The tobacco barn, a type of functionally classified barn found in the USA, was once an essential ingredient in the process of air-curing tobacco. In the 21st century they are fast disappearing from the landscape in places where they were once ubiquitous. The barns have declined with the tobacco industry in general, and U.S. States such as Maryland actively discourage tobacco farming. When the US tobacco industry was at its height, tobacco barns were found everywhere the crop was grown. Tobacco barns were as unique as each area in which they were erected, and there is no one design that can be described as a tobacco barn.
The terminology "tobacco barn" has been used to describe myriad structures in the USA. Buildings used for strictly tobacco curing, buildings that have multiple agricultural uses, and dilapidated barns, among others, have all been called tobacco barns at one time or another. In the Connecticut River Valley (Tobacco Valley) which extends through Connecticut, Massachusetts and up to Vermont, the curing "barns" are properly called "sheds" (tobacco sheds). The term "barn" is exclusively used to refer to structures that house livestock in this area (New England). When referring to any tobacco operation in this area, whether shade or broadleaf, the term "shed" is the proper term to use.
Though tobacco barn designs varied greatly there were elements that were found in many US tobacco barns. Design elements which were common include: gabled roofs, frame construction, and some system of ventilation. The venting can appear in different incarnations but commonly hinges would be attached to some of the cladding boards, so that they could be opened. Often the venting system would be more elaborate, including a roof ventilation system. In addition, tobacco barns do cross over into other barn styles of their day. Some common types of barn designs integrated into tobacco barns include, English barns and bank barns.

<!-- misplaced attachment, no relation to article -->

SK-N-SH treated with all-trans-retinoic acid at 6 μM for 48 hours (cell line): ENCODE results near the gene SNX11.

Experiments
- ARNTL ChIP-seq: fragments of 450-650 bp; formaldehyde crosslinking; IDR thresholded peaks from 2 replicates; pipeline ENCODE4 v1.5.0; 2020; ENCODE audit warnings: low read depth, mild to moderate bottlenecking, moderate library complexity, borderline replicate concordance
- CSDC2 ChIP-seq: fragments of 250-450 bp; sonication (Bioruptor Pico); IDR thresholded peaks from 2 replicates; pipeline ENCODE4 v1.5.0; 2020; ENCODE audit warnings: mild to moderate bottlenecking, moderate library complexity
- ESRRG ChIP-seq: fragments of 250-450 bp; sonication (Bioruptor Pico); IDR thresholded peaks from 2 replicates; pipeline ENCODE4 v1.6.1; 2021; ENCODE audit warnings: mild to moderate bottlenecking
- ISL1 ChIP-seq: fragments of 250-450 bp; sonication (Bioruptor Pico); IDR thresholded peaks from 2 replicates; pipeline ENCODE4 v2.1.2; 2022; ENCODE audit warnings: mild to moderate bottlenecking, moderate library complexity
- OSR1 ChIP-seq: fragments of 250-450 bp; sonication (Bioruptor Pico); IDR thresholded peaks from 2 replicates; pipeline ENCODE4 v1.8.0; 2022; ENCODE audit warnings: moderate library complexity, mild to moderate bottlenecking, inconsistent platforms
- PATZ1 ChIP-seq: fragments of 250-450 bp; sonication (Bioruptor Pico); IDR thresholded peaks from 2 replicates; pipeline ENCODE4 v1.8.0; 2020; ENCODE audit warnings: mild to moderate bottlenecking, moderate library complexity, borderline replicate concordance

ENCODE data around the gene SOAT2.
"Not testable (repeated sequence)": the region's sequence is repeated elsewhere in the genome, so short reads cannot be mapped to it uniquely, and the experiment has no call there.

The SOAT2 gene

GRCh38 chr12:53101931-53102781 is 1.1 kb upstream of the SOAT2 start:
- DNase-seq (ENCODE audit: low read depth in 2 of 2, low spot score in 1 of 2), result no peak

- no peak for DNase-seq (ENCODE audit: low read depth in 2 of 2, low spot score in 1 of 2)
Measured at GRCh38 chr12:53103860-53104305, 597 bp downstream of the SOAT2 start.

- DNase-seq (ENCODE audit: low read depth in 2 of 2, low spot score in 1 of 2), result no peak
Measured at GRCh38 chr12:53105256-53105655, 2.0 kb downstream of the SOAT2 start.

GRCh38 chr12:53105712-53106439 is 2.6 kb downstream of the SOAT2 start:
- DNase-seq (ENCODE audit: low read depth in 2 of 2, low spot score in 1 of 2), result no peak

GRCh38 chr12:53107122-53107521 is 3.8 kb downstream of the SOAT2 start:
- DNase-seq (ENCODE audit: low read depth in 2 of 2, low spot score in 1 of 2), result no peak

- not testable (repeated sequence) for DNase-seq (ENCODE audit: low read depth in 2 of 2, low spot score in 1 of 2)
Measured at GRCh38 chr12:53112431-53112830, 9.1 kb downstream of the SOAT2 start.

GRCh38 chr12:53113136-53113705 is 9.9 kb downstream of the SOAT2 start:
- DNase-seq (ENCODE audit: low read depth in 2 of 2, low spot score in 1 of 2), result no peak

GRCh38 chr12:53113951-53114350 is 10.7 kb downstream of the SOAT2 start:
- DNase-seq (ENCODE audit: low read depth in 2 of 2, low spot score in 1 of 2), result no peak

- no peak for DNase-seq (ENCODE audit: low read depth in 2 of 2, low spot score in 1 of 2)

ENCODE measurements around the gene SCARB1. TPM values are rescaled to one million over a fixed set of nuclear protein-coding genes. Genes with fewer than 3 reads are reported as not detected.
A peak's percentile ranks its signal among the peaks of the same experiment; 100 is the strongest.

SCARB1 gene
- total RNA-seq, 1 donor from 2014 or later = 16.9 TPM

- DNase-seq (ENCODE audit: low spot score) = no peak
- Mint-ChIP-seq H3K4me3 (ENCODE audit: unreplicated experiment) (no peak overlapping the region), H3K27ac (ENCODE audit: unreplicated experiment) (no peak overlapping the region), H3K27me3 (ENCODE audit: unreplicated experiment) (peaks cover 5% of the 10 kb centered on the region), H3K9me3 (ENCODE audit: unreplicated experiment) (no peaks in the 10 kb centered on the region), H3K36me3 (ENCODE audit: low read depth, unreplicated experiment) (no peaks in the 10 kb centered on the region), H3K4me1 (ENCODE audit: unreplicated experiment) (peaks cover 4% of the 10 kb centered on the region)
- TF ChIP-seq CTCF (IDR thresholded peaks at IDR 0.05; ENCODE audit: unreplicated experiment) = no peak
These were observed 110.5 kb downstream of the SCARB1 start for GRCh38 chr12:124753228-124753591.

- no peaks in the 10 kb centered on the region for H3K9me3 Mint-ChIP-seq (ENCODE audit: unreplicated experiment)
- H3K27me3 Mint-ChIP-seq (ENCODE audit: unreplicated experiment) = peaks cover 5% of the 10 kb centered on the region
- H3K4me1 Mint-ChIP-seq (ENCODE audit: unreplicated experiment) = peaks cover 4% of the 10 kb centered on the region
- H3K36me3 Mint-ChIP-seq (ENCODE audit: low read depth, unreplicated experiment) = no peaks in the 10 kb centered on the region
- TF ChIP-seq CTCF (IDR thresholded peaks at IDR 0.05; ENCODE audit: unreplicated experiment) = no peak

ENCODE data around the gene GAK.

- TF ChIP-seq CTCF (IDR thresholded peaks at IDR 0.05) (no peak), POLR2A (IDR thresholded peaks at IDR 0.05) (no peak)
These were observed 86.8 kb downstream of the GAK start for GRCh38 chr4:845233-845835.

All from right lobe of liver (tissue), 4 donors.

Each farmer has his favorite venting systems that are built not only for the winds but for efficiency. Right after the tobacco is hung, the vents are opened during the day in an effort to begin the important process of shedding water from the tobacco known as the curing of tobacco. Tobacco is often cured at specific temperatures and humidities, depending on where the tobacco is being cured, and also what the finished tobacco leaf is supposed to taste like. Cigar companies each have their own curing "recipes." Each leaf loses approximately eighty percent of its own weight by the time the curing process has successfully finished. In the first two weeks of the curing process, about an acre of hanging tobacco loses about five tons of water.
The vents are used to slow the drying process down which allows for a critical chemical break down to occur, turning the leaf from green to yellow to brown. To maintain ideal curing temperatures over the course of the curing process, farmers not only rely on the vents but on heat. While charcoal fires have been replaced in many barns with propane heaters, both methods help reduce moisture. With all of the variables that can impact the curing process, it is no wonder that the unique design of the tobacco barn has remained constant as a time-tested method for drying tobacco.